September 2015 (4), August 2015 (2), July 2015 (1), June 2015 (4), May 2015 (2), March 2015 (1), February 2015 (2), November 2014 (1), October 2014 (2), September 2014 (1), August 2014 (3), July 2014 (1), June 2014 (2), May 2014 (5), April 2014 (7), March 2014 (2), February 2014 (3), January 2014 (3), December 2013 (1), November 2013 (6), October 2013 (5), September 2013 (9), August 2013 (4), July 2013 (7), June 2013 (4), May 2013 (10), April 2013 (3), March 2013 (7), February 2013 (4), January 2013 (5), November 2012 (1), May 2012 (1), December 2011 (1)
Jul 3, 2013 — Pt – 2b Digital Graffiti – Jar Jar (continued)
Much has been written about Jar Jar. His character is so universally reviled that I cannot add anything to the conversation. Besides, the point is not to bash Episode I for being an awful film – in fact, I do not hate the movie. Rather, the movie has set numerous precedents that have been imitated countless times that have hurt popular filmmaking.
The problem with Jar Jar is not merely the performance, the limitation of the digital animation technology at the time, or the dialog (though these are all factors). It is that we are expected to accept a photorealistic cartoon character in a world that is supposed to be realistic. Cartoons and real actors have mixed before, sometimes to great success such as in 1988’s Who Framed Roger Rabbit? by Robert Zemeckis (though his later digital photorealistic animation excursions of Beowulf, The Polar Express, and Disney’s A Christmas Carol were all terrible).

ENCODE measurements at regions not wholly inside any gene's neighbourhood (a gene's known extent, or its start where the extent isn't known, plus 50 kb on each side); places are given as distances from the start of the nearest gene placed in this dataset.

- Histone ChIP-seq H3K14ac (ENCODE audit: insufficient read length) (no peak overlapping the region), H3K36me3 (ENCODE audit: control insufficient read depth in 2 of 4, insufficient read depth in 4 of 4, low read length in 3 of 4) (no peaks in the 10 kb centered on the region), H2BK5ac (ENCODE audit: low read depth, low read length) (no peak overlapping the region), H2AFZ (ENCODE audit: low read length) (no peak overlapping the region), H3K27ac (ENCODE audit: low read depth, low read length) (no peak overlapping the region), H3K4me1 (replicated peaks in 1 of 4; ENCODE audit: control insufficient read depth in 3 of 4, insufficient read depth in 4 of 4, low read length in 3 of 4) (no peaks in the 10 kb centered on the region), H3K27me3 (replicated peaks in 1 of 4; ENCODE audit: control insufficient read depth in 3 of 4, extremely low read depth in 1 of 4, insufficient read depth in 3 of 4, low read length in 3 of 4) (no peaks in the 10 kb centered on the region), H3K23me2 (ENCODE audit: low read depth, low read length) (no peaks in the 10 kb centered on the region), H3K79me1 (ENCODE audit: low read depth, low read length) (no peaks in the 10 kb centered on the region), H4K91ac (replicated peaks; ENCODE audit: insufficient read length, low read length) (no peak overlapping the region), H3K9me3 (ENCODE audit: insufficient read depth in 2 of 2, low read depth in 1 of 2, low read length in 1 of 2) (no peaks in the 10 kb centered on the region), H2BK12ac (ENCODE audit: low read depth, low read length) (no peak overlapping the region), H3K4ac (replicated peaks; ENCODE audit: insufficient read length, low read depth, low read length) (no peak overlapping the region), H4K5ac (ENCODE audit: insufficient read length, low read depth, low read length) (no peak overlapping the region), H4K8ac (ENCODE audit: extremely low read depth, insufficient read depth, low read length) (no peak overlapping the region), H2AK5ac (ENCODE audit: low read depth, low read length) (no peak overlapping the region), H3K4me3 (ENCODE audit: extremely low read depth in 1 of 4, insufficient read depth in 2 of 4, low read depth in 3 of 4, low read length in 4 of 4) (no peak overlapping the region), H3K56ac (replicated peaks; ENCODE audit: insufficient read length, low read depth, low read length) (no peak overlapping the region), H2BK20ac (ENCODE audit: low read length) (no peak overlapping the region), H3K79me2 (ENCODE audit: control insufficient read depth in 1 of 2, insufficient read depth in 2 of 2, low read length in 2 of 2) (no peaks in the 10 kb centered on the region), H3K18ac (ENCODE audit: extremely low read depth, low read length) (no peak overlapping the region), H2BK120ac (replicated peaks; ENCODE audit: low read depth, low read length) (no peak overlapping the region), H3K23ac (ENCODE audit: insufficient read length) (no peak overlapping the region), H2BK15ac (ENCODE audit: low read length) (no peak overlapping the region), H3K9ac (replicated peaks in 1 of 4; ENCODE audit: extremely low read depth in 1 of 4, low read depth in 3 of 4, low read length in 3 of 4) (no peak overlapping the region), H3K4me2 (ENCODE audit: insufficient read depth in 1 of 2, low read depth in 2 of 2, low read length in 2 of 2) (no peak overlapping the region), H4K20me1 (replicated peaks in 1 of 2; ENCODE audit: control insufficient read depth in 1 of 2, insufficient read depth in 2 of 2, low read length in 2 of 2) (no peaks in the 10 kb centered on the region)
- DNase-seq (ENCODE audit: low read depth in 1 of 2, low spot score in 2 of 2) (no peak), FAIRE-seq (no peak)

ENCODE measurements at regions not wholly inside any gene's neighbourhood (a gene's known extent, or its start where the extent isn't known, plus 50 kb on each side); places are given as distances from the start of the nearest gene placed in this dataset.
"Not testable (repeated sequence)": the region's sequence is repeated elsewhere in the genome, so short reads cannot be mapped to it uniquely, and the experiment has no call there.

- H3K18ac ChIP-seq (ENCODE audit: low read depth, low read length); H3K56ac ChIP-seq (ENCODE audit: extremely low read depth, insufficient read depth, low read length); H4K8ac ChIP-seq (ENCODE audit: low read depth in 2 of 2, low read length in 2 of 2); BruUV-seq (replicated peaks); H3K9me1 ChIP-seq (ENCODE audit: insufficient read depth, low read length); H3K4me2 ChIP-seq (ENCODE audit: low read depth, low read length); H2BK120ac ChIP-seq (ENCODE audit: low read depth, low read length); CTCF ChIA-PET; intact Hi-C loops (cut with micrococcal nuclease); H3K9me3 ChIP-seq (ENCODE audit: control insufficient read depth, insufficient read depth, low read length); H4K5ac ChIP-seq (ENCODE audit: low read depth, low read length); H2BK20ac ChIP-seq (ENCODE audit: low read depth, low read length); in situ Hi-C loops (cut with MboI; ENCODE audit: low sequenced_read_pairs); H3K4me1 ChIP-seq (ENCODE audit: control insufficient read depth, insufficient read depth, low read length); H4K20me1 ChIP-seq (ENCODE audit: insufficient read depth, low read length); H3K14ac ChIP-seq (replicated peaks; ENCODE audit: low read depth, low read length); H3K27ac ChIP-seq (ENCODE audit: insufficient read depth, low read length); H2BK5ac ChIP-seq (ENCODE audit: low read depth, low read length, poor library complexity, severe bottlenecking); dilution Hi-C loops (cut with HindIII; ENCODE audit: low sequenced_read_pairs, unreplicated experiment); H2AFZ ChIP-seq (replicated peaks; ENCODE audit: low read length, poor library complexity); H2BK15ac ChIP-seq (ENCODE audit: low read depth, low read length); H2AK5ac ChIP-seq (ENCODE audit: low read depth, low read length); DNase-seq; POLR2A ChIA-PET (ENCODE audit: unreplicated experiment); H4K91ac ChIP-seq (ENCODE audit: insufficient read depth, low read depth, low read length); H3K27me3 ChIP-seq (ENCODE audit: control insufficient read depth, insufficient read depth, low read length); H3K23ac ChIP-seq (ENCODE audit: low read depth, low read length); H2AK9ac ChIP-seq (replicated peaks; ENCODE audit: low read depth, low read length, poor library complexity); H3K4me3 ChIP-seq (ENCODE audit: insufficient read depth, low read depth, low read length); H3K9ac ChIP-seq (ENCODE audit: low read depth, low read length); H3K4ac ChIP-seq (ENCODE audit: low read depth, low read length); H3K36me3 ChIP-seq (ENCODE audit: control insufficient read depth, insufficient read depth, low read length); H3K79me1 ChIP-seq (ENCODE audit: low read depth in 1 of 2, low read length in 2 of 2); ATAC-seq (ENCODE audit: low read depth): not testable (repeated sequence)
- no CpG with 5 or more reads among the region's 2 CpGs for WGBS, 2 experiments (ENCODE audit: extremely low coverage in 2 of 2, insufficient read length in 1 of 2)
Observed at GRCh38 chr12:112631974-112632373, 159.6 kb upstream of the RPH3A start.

Digital animation not intended to be photorealistic can be wildly effective, critically and financially. Consider Toy Story, the first feature length all CGI film. Released in 1995 (four years before Episode I) Toy Story demonstrates a fully realized digital world and has characters who can show emotion and can also gain the sympathies of their audience. Now look at the critical and financial failure of the photorealistic animated film Final Fantasy: Spirits Within from 2001 ($137M production budget; $32M domestic gross).
The juxtaposition of a realistic animated figure next to real actors in a serious film (or one that is intended to be taken seriously) very rarely meets with success. With the exception of Gollum from The Lord of the Rings series, I cannot think of another character. [In fairness, the digital Yoda featured in Episodes II and III is much better done and more understated than Jar Jar Binks – with the exception of the climactic battle between Yoda and Count Dooku in Episode II … but that is a tale for another day.] This phenomenon is called the “uncanny valley” and it basically says that we can accept something artificial that is not supposed to look realistic, but when something that is knowingly artificial comes close to looking realistic, we shun it. It seems more unnatural and lifeless, like a zombie.
Would filmmakers have attempted to push the limits of digital animation to create a CGI character if not for George Lucas? No doubt they would have eventually. In fact 2002’s The Two Towers that featured the breakthrough performance of Andy Serkis as Gollum was well into production, though concurrent filming on all Lord of the Rings films did not begin until October 1999. Jar Jar merely lowered the bar for digital performances. He was such a maligned character that almost any fantasy creature would be less annoyingly offensive. Toby Jones’ Doby the House Elf from 2002’s Harry Potter and the Chamber of Secrets or Seth Rogan’s Hogsqueal from 2008’s Spiderwick Chronicles are muted and nuanced performances compared to Ahmed Best’s Jar Jar.